Tag Archives: Fundraising

Democrats Maneuver in San Diego

By Jim Ellis

Feb. 27, 2018 — Two noteworthy Democrat events happened in San Diego over the past few days.

California Sen. Dianne Feinstein (D)

California Sen. Dianne Feinstein (D)

First, the California Democratic Party state convention, meeting in San Diego over the weekend, actually denied veteran Sen. Dianne Feinstein (D) the party endorsement. Though the delegates came close to endorsing state Senate President Kevin de Leon (D-Los Angeles), he also fell short.

In the vote to award the party endorsement for the 2018 US Senate race, it was state Sen. de Leon capturing 54 percent of the delegate votes as compared to only 37 percent for incumbent Sen. Feinstein. A total of 60 percent was needed for endorsement. This is not the first time that the liberal grassroots delegates have turned away from Feinstein. According to an NPR account of the convention proceedings, the party delegates chose then-Attorney General John Van de Kamp over Feinstein in the 1990 governor’s race.

The lack of an endorsement will not hurt the senator’s campaign, however. A January Public Policy Institute of California poll (Jan. 21-30; 1,705 California adults) favored Sen. Feinstein over Mr. de Leon, 46-17 percent, when tested in the jungle primary format. She has an even more commanding lead in campaign resources. The year-end Federal Election Commission disclosure report finds her holding just under $10 million in her campaign account as compared to an embarrassingly low $359,000 for de Leon.
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House Financials – Analyzing the Numbers

The first quarter in the never-ending political fundraising cycle is in the books, and it appears that 37 incumbent Representatives raised more than $300,000 in the first three months of 2011. Six non-incumbents also posted numbers north of $300K, but in two of those cases the number was achieved with a large personal contribution.

Of the three dozen in the aforementioned group, 10, all Republicans, are freshmen. They are: Reps. Cory Gardner (CO-4), Allen West (FL-22), Joe Walsh (IL-8), Bob Dold (IL-10), Steve Stivers (OH-15), Pat Meehan (PA-7), Tim Scott (SC-1), Diane Black (TN-6), and David McKinley (WV-1).

Forty-seven members, 27 Republicans and 20 Democrats, have more than $1 million cash-on-hand. Ten (six Democrats and four Republicans) have more than $2 million. They are: Reps. Brad Sherman (CA-27), Ed Royce (CA-40), Cliff Stearns (FL-6), Jerry Costello (IL-12), Richard Neal (MA-2), Ed Markey (MA-7), Michele Bachmann (MN-6), Frank Pallone (NJ-6), Lloyd Doggett (TX-25), and Paul Ryan (WI-1). Sherman, Markey, Pallone, and Ryan actually have more than $3 million in the bank. Ryan, with $3,156,814 in his campaign account, has the most of any incumbent congressman.

The most prolific fundraising district is FL-22, as three potential candidates, including freshman Rep. Allen West, all broke the $250,000 mark in money raised. West attracted $452,843. Businessman Patrick Murphy (D) registered $352,449, and former West Palm Beach Mayor Lois Frankel (D) obtained $254,664. The early start here is a bit of a paradox. The 22nd district was represented by both a Republican, E. Clay Shaw, and Democrat, Ron Klein, during the past decade prior to West winning in 2010. With the state gaining two new seats, it is a cinch that this marginal district, currently stretching north to south from West Palm Beach and deep into Broward County as it weaves its way along the coast, will be radically redrawn. Therefore, it is unclear if either of these potential West challengers will even have a base within the new district.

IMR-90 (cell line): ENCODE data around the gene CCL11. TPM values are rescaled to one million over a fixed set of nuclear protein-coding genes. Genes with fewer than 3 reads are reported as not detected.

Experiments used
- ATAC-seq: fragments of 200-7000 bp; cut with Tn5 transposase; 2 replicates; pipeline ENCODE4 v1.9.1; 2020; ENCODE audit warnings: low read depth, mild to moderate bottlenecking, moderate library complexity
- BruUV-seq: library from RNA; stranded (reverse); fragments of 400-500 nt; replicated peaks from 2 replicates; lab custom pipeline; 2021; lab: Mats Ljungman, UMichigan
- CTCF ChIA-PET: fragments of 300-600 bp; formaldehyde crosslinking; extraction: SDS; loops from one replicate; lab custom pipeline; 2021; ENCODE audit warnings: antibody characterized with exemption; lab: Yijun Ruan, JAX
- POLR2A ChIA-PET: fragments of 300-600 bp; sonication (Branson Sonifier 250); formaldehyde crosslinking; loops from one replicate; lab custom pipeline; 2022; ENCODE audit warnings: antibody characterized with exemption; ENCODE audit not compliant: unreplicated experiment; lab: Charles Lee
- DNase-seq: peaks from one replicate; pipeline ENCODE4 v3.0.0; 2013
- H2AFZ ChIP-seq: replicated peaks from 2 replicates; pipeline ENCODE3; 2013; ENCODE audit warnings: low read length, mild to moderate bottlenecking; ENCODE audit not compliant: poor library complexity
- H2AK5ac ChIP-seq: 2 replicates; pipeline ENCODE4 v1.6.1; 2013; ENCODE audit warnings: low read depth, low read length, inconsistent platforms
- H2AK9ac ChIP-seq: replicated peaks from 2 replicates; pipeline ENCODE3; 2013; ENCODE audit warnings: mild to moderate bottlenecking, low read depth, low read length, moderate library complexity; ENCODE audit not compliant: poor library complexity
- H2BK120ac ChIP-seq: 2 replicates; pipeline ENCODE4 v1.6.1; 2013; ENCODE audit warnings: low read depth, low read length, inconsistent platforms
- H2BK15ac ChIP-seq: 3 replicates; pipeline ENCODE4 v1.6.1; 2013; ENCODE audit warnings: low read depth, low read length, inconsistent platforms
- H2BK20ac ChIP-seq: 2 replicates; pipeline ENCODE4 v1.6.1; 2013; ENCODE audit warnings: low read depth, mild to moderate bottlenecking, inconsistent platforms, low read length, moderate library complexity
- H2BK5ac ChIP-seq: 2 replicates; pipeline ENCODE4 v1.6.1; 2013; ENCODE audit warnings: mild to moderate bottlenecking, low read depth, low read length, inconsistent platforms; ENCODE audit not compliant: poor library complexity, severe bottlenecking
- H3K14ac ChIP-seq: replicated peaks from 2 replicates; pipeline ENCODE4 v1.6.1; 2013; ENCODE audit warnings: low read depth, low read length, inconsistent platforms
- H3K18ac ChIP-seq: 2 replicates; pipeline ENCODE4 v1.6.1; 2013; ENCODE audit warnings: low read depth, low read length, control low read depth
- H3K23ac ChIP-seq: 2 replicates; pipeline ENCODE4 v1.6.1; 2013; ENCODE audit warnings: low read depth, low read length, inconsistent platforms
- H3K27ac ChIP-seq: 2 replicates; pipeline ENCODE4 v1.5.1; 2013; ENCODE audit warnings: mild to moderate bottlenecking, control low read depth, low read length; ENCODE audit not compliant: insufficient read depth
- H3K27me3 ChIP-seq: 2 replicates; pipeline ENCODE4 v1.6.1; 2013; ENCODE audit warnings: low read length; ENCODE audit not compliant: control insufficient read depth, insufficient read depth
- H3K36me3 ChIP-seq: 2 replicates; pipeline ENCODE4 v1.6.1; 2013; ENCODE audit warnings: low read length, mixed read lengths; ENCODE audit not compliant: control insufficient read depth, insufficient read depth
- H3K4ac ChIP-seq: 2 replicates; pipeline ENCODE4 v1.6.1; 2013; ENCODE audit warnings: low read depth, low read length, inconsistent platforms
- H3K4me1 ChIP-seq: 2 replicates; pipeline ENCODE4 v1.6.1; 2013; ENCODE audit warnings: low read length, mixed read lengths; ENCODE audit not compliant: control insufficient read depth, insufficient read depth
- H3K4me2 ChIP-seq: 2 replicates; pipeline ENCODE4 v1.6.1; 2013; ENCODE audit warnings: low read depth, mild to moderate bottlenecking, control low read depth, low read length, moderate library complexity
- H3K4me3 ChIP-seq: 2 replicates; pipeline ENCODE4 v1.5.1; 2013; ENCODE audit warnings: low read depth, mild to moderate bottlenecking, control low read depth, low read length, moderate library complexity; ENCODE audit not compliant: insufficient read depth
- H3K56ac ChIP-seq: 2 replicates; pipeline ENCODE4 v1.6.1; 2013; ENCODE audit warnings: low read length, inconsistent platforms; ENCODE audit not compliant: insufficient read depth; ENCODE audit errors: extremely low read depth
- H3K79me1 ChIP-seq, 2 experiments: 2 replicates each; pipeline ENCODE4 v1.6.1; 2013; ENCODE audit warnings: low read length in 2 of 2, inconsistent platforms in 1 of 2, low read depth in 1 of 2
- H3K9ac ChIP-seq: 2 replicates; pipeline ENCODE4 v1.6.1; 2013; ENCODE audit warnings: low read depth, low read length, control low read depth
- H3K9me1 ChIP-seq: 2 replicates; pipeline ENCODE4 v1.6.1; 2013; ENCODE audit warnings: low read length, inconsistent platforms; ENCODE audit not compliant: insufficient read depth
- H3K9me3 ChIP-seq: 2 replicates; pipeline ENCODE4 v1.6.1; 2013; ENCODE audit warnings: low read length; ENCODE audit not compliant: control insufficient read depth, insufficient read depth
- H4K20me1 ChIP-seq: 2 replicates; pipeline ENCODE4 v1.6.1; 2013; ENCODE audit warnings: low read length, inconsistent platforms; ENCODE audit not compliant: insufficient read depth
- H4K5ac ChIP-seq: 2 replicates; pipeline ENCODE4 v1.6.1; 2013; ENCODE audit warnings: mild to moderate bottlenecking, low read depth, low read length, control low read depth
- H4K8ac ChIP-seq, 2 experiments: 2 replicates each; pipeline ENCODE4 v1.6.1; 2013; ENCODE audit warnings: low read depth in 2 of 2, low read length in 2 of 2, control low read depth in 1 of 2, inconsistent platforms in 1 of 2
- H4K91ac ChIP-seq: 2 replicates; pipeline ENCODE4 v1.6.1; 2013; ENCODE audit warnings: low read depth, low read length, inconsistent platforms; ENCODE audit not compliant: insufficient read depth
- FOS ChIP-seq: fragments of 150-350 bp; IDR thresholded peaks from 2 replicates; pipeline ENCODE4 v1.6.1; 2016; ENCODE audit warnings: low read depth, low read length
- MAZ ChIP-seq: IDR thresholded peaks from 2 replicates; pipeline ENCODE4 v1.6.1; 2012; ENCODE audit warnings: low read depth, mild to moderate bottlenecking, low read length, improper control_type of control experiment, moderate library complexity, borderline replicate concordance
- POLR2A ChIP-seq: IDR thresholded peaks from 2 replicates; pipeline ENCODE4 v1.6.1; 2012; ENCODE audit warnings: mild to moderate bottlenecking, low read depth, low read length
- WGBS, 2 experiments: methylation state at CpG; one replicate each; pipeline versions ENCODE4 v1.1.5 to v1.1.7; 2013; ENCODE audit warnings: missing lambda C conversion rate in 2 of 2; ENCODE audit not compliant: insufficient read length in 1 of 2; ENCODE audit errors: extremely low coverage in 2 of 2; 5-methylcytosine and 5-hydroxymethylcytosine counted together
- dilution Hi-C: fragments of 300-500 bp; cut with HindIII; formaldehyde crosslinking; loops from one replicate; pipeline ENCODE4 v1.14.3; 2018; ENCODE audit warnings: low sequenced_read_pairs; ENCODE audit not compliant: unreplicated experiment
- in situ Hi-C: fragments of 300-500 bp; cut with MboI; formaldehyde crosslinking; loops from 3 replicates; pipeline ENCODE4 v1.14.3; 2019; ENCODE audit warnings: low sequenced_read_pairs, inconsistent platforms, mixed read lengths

The fundraising numbers can tell individual stories, too. Nevada Rep. Shelley Berkley (D-NV-1) just announced her decision to run for the Senate, but her campaign account suggests she made up her mind weeks ago. The congresswoman raised $694,750 for the first quarter. Though Rep. Todd Akin (R-MO-2) says he has not ruled out a Senate bid in the Show Me State, his early campaign activity suggests that he will get into the race. His first quarter income figure was $458,552, a big number for a member who has traditionally been less than prolific on the fundraising circuit. The same is true for Rep. Vern Buchanan (R-FL-13), who banked $524,757. He has also not yet ruled out a Senate bid. Rep. Tom Latham (R-IA-4), who just announced he will challenge fellow-Rep. Leonard Boswell (D-IA-3) because Iowa loses a seat raised $414,257. Rep. Michele Bachmann (R-MN-6) is gearing up for a potential presidential run, thus explaining her huge $1.75 million quarter. Another potential national candidate, Rep. Ron Paul (R-TX-14) raised almost nothing for his congressional account ($4,430), but has over $1.63 million on hand.

The California delegation is a story, too, as the 53 congressmen await the actions of a new redistricting commission, the members of which will draw the Golden State congressional lines for the first time. This explains a great deal of financial activity here, even though virtually all of the members have safe districts. California does not gain any representation from reapportionment for the first time in history, meaning that a further unknown creeps into the California redistricting mix. Rep. Brad Sherman’s CA-27 could be radically redrawn as Los Angeles County will likely have fewer seats than it does today, losing them to places such as the Inland Empire and desert region. Sherman is one of the members with more than $3 million in the bank, so he is ready for a campaign no matter where his district may land. Seventeen California members have more than $500,000 in their campaign accounts and seven of them are over $1 million.

As so often occurs in modern era politics, the dollars tell much of the story. The first quarter of 2011 appears to be no exception.
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